5. Blockchain applications will work all by themselves, independent of existing technology

Source of misconception: Hype again. On the backs of No. 4, blockchain is sometimes looked at as a standalone, independent technology. Given the hype surrounding blockchain, folks could be forgiven for thinking that the technology will work all by itself, without having to deal with legacy applications and technologies.

The truth about blockchain: Blockchain applications most often must work side by side with other existing technologies and systems, as well as in some cases, with emerging technologies like IoT, AI and others. In the financial sector, for instance, blockchain is incorporated into existing payment systems to facilitate cross-border payment settlements.

6. Blockchain only has application in finance

Source of misconception: This stems from the misconception that blockchain is all about Bitcoin or a new order of currency that will replace fiat.

The truth about blockchain: The fintech sector, more than any other, has adopted blockchain technology since its early days. That said, blockchain applications are spreading across various industries. In addition to the ones mentioned previously, projects like MedRec, PowerLedger, and Vakt are adopting blockchain in healthcare, energy, and the oil and gas industries, respectively.

7. Blockchain is the same as Cloud

Source of misconception: Both are internet-based technologies and involves access to data from different devices, but that's as similar as they get. Cloud service providers like Amazon are introducing enterprise blockchain solutions to cloud-based services.

The truth about blockchain: As a shared ledger, blockchain data is not stored on a central set of servers as is the case with cloud services. Also unlike cloud storage, blockchain doesn't usually hold actual physical information like pdf files rather it makes a record of its existence.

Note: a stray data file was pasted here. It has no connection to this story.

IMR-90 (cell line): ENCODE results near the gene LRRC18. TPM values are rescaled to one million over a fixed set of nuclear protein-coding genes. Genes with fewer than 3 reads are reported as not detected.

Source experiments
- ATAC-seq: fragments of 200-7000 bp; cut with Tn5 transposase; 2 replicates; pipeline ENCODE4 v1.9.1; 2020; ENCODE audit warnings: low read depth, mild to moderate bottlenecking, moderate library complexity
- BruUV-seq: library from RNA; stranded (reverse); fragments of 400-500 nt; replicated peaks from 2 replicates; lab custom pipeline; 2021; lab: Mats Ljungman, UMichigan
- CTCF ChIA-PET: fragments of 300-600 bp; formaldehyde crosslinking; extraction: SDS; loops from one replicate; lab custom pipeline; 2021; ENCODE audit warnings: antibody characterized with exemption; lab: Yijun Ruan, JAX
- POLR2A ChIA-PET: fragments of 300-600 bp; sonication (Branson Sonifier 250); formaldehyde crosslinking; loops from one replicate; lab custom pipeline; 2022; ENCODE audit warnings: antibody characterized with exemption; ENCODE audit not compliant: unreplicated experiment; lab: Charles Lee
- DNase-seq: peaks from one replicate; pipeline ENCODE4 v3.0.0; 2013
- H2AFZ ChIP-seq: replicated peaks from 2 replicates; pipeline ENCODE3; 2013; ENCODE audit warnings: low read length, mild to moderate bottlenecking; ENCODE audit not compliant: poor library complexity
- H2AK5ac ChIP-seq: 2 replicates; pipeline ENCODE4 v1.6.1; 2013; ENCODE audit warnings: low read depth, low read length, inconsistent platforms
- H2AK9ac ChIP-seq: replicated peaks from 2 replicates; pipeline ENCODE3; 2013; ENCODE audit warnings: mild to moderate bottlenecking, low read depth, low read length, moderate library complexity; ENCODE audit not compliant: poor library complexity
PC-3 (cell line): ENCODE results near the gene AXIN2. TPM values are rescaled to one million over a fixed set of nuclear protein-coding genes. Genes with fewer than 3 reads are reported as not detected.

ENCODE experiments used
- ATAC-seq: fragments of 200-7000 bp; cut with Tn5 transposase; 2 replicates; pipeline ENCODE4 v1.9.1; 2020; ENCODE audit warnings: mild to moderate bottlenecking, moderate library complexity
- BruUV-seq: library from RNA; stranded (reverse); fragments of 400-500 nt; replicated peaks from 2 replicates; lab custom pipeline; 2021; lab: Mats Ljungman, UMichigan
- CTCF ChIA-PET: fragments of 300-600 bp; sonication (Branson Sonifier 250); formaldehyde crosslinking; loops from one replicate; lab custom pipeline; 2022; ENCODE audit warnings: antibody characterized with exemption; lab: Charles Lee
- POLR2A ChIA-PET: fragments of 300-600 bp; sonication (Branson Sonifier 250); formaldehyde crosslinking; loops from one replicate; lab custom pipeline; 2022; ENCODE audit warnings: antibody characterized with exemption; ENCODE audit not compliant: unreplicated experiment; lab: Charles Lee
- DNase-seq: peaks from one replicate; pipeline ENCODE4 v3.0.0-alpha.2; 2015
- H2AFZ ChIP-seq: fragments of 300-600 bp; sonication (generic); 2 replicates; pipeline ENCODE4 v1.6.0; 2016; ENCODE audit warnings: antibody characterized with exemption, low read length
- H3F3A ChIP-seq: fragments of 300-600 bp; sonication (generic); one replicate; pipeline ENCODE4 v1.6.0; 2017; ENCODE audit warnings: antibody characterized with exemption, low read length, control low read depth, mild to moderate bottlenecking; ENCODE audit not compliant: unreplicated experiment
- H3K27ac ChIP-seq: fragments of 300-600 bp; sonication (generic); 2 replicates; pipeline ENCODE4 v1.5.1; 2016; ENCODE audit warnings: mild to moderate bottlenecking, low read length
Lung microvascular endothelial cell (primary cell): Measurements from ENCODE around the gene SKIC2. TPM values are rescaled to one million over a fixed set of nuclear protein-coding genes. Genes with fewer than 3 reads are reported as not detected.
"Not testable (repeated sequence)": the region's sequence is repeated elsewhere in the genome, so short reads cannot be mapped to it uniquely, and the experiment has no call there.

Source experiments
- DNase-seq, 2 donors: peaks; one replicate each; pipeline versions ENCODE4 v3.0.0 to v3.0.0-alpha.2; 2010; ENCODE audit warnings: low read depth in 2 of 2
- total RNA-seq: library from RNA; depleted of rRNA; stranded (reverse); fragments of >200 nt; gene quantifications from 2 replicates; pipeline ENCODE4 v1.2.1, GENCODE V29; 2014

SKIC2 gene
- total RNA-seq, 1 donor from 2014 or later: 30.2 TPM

8. Blockchain is a single technology

Source of misconception: This comes from the likening of blockchain to the internet. As there is one internet, some people erroneously believe that there is a single blockchain.

The truth about blockchain: There are several blockchain networks — both private and public. While Bitcoin blockchain is the biggest blockchain, there are other public blockchains like Ethereum and Litecoin as well as private blockchains based on Hyperledger.

While these misconceptions are still prevalent within and outside the blockchain community, efforts are underway to dispel these myths. Education and an open dialog is key in such cases. Those within the blockchain community need to make a concerted effort to truly listen to what those outside are saying. Solution providers also need to understand the business, its issues and pain points, and propose the correct solution, whether blockchain-based or not. Blockchain technology is still in its infancy. Remember when folks did not know what the internet was or when it was nothing but hype? In 20 years or so, we will have a few such stories to laugh at.

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Mahesh Sashital is the founder and chairman of the Houston Blockchain Alliance.

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Building Houston

 
 

Fertitta and his family have gifted $50 million to UH's medical school. Photo courtesy

As Houston’s most high-profile billionaire and owner of the posh 5-star Post Oak Hotel and Houston Rockets, Tilman J. Fertitta has become synonymous with over-the-top opulence and big-time entertainment.

But the CEO of the massive Feritta Entertainment empire’s latest move has nothing to do with penthouses or point guards, but rather a legacy, game-changing appropriation meant to aid his home state’s health.

The longtime UH board member and former chairman and his family have just pledged $50 million to the University of Houston College of Medicine. In turn, the new medical school has been christened the Tilman J. Fertitta Family College of Medicine.

The projected school, upon completion. Rendering courtesy of University of Houston

This landmark gift aims to address the state’s critical primary care physician shortage, (especially in low-income and underserved communities), as well as attract innovation-focused scholars, UH notes.

Additionally, the grant is meant to further clinical and translational research, with an emphasis on population health, behavioral health, community engagement, and the social determinants of health, according to a press release.

Here is how the Fertitta family gift will be distributed: